The Martinsville-Henry County Chamber of Commerce held a candidate forum at the Virginia Museum of Natural History on Oct. 21. The forum was moderated by Phil Gardner of Gardner, Barrow, and Sharpe P.C. and sponsored by Appalachian Power.
Incumbents Jennifer Bowles and Danny Turner participated, along with challengers Aaron Rawls and LC Jones. Candidates gave opening statements before the questions began, and then were allowed four minutes to answer each question. Questions broached topics of council disorganization, funding, reversion, and more.
Regarding a perceived disorganization of council, Rawls said he is “tired of petty squabbling and really small, bitter bickering.” The city has “paralyzed partnerships” which causes many to not want to work with the city.
“Running for this position, and when people find out you are earnest, they will come to you and tell you things. And the things I have been told by people that I’ve been able to independently corroborate have horrified me. What is happening in our government is frankly unacceptable,” he said.
“If I’m elected, it won’t be immediate peace and tranquility. We’re going to need a disinfectant campaign. We have to get things out in the public that people should have known a long time ago,” he said, adding that he will work “to recruit the most professional, competent, visionary people that I can, to participate in our government” in the next council election.
Jones believes that to grow, Martinsville must repair its relationships, not just with outside parties, but also within the community.
“When we talk about growing Martinsville and getting people to come to Martinsville, new citizens, one of the biggest things that people look at is the dysfunctional situation we have going on with our local government,” he said. “One of the biggest things we are missing is putting our citizens first. I feel that our citizens and transparency and the level of information that we’ve given our citizens, especially when we bring up the reversion conversation, they’ve missed an essential part of that.”
Jones reiterated his call to create “a call line where (residents) can call in or we can call them and give them information in real time basis.”
Bowles said her relationship with other members of council allows her access to information about the viewpoints of residents she may not speak to one-on-one.
“I know there’s no way I can talk to every 13,000 citizens, but I do know that maybe Danny can talk to some citizens that I don’t talk to. Maybe Tammy (Pearson) talks to some other citizens that I don’t talk to,” she said. “So, I know by talking to her, talking to them, talking to the other council members, that’s how you learn things.”
According to Bowles, she only knows about her relationships with other council members and not about the disagreements referenced in the question.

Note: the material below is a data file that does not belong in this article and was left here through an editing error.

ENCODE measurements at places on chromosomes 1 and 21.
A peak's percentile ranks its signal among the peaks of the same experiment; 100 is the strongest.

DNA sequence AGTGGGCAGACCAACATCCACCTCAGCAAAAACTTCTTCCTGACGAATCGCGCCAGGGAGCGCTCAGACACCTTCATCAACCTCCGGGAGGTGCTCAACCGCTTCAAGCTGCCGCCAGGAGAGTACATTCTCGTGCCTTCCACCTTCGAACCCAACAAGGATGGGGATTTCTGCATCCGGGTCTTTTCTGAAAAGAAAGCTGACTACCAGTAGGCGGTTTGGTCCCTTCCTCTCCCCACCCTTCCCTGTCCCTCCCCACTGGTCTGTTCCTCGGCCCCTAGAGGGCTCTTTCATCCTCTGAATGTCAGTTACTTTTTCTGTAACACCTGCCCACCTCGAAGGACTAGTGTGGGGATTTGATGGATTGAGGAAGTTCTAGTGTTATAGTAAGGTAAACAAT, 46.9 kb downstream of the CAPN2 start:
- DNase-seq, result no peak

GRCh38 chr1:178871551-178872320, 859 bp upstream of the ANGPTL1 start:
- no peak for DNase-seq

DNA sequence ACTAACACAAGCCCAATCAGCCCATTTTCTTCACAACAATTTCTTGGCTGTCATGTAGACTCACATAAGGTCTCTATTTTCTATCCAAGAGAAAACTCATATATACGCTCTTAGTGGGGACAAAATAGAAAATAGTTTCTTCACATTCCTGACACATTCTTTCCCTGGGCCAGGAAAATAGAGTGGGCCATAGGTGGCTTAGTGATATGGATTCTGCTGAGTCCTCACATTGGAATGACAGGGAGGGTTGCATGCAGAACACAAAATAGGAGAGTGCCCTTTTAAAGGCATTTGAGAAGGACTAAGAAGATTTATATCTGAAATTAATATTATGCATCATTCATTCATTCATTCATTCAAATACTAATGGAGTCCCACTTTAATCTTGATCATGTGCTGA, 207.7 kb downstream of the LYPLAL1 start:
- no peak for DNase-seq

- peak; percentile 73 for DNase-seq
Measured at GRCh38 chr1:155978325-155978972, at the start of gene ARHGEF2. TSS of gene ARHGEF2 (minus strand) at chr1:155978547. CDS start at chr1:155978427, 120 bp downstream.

“I can’t talk about all of the petty disputes. I can’t talk about non-essential squabbling. I can’t talk about personality clashes. That’s not about me,” she said. “I don’t do those things, I don’t have those issues with members of council. I just state my opinions. I ask what I want. And if it doesn’t go my way, guess what? I’ve got to move on and continue doing the work of the city. Let my record speak for me, let my professionalism speak for me.”
Turner said he is “not satisfied with what goes on in the city hall, but all you can do is fight. One of the responsibilities of city council I found out is sometimes you’ve got to protect the citizens from the government and the city has made a lot of mistakes.”
Turner questioned the status quo, which earned applause from some attendees.
“I think the current arrangement with the assistant city manager and the city attorney are the same person absolutely does not serve anybody’s purpose,” Turner said.
When fielding a question about the entities – Uptown Partnership, which was funded by Harvest for three years and unless the city funds it will cease to exist. The other entity known as Martinsville Uptown is part of the Chamber of Commerce’s partnership Economic Progress and it partially funded by the city – involved in promoting and developing the business district, Jones said that he is not well versed in the two entities, but he noted there have been a lot of accomplishments in Uptown.
Going forward, Jones said he believes the city must concentrate on making connections, branding, and continuing to grow to attract businesses.
“That making connections is what we talked about earlier. It’s rebuilding partnerships with our community partners, that being Henry County Board of Supervisors, our school systems in Henry County and Martinsville. That is the start,” he said.